The International Centre for Energy, Environment and Development (ICEED) is marking its twentieth anniversary. The centre seeks to bring prosperity to Nigeria’s poor through energy and climate change ideas and action. ICEED has become a leading source of information and analysis on sustainable development in Nigeria. It has built some of the most influential partnerships for expanding access to pro-poor energy services and responding to the climate crisis.
As the Centre celebrates its twentieth anniversary, it takes stock of effort to address energy poverty and reform the country’s response to climate change. Together with the World Bank, ICEED worked on the first ever rural electrification strategy for Nigeria in 2001, and since provided technical assistance for the establishment of the Rural Electrification Agency and the Rural Electrification Fund.
According to Ewah Eleri, Executive Director of ICEED, “Over the years of its establishment, ICEED has helped to raise and sustain the momentum for energy access in Nigeria. We supported the Energy Commission of Nigeria in the development of the Renewable Energy Master Plan – an investment framework for expanding the renewable energy industry. With funding from the UK Government’s Department for International Development, ICEED consultants designed the award-wining Solar Nigeria project”. ICEED also formed and launched the Nigerian Alliance for Clean Cookstoves. Today according to the organisation, over five million clean cookstoves have been distributed by partners.
Energy poverty has however become endemic in Nigeria. Over 20 million households are without electricity. Seventy percent of all households cook in traditional open fire. Lack of access to affordable and sustainable energy source is an important impediment to growth and development in Nigeria.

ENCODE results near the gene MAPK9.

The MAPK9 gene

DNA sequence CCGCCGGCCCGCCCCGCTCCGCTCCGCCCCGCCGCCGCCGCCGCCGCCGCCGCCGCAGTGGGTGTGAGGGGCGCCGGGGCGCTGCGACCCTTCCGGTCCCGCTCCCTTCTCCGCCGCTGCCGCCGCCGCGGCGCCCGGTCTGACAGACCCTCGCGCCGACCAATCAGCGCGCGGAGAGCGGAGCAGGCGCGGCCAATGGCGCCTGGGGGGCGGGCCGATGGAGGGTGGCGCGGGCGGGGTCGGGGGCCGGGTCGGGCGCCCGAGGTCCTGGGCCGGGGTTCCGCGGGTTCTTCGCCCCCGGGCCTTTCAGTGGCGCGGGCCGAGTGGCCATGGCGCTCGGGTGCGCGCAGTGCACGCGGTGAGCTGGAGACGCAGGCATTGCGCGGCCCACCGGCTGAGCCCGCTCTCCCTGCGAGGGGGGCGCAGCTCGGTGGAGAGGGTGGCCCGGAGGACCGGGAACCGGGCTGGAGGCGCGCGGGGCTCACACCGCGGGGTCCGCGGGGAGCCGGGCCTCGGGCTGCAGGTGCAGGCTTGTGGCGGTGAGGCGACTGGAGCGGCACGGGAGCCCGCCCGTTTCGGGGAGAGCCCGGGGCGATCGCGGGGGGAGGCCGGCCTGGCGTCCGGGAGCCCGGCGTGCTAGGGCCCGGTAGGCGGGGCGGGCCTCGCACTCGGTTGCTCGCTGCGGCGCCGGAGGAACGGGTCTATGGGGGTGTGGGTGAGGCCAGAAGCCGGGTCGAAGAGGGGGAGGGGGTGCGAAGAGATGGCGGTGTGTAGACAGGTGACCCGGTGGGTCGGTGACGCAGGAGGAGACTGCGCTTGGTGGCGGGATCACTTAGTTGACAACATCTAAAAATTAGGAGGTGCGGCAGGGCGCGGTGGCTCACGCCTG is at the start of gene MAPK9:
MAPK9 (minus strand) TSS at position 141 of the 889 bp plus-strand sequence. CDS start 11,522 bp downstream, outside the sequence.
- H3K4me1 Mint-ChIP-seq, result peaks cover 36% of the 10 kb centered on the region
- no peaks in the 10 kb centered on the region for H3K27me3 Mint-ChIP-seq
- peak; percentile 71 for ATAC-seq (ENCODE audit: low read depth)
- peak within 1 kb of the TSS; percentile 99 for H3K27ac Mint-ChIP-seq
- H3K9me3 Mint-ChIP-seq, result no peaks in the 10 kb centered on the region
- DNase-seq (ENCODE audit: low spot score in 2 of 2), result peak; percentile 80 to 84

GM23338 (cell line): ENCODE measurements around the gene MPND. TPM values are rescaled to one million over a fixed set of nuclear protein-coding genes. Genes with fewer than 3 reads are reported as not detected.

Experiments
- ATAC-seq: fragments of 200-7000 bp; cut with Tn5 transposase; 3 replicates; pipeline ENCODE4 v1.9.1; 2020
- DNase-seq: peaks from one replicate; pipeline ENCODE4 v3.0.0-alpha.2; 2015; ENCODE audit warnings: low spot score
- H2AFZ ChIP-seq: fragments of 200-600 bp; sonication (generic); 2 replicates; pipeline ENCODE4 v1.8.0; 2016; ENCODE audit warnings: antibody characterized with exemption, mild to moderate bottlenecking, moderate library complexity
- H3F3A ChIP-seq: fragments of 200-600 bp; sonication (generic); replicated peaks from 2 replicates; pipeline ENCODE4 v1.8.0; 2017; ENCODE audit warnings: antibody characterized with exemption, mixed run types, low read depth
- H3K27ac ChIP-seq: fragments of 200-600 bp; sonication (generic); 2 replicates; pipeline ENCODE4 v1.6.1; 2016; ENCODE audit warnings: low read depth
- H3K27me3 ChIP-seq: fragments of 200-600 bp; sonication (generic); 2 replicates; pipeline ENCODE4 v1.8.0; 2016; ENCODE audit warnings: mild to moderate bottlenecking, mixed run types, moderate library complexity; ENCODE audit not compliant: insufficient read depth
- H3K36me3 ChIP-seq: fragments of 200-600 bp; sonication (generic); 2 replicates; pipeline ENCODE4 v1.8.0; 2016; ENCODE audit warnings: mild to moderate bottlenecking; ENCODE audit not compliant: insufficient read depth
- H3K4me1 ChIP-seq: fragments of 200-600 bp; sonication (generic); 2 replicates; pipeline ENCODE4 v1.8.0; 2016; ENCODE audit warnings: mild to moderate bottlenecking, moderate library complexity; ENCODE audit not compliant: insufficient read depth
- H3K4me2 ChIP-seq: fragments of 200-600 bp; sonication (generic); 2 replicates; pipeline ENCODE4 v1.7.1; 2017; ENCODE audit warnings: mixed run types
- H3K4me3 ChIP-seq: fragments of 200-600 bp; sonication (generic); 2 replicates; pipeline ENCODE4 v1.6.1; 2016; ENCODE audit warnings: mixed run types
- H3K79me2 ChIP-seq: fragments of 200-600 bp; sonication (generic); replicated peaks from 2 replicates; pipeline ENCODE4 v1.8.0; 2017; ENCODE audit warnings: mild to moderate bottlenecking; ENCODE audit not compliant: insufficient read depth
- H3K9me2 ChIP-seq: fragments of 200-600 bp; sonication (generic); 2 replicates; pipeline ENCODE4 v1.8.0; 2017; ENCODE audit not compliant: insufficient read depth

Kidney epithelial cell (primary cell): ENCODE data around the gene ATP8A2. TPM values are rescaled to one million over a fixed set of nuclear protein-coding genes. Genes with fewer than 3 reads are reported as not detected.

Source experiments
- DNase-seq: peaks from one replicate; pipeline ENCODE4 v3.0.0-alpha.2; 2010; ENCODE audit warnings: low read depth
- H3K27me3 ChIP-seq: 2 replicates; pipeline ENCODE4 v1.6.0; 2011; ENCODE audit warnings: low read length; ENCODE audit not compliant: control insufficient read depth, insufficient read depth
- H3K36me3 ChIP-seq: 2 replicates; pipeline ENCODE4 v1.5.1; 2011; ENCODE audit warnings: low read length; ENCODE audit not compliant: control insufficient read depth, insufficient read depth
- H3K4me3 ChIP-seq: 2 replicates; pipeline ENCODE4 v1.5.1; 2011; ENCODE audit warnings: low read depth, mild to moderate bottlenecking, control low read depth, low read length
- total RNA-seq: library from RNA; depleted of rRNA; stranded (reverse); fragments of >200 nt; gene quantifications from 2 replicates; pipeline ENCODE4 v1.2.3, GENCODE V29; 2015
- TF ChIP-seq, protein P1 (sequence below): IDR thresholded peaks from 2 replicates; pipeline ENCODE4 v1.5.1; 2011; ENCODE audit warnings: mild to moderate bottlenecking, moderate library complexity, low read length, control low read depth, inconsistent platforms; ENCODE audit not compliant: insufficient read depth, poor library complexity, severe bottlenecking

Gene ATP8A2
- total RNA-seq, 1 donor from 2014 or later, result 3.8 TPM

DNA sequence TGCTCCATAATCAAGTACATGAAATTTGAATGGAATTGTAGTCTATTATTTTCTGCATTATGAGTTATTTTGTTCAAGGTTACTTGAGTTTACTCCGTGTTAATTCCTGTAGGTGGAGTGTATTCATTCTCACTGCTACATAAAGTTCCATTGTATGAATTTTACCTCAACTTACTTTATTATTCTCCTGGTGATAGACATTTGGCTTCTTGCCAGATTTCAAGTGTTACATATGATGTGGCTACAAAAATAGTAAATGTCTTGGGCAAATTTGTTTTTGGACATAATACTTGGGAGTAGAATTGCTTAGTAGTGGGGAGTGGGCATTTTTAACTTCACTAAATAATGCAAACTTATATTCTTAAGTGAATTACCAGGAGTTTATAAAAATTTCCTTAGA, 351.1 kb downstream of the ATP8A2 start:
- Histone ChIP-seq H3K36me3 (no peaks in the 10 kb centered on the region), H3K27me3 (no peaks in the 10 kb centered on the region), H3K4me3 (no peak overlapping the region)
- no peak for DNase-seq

The issues of access to energy services and climate change are linked. ICEED has influenced Nigeria’s response to the challenges of climate change. The think tank formed and launched the Nigeria Climate Action Network under the chairmanship of former Governor of Cross River State, Donald Duke. According to Mr Eleri, “over the years, we provided the research that underpinned Nigeria’s positions on climate change negotiations and trained the country’s negotiators. Together with partners, we have helped broaden the participation of non-state actors in Nigeria’s response to climate change, and brought behaviour change communication to the Nigerian public”.
ICEED has also responded to the humanitarian challenge posed by Boko Haram terrorism in the North East. According to Mr Eleri, “ensuring safe and sustainable access to energy is important for crisis-affected populations. Together with Food and Agricultural Organisation, the centre initiated and launched the Safe Access to Fuels and Energy (SAFE)”. The SAFE Nigeria partnership aims to deliver clean cooking and lighting solutions to one million people in Northeast Nigeria by 2020.
As the organisation takes stock of its work in the past 20 years, it also takes aim of the next 20 years. How can our stewardship of energy resources help us meet the Sustainable Development Goals and beyond? What new visions do we see in the horizon; and what should ICEED’s priorities be? The centre brought together its partners to identify new opportunities for shaping a sustainable future for Nigeria and its people in the next 20 years.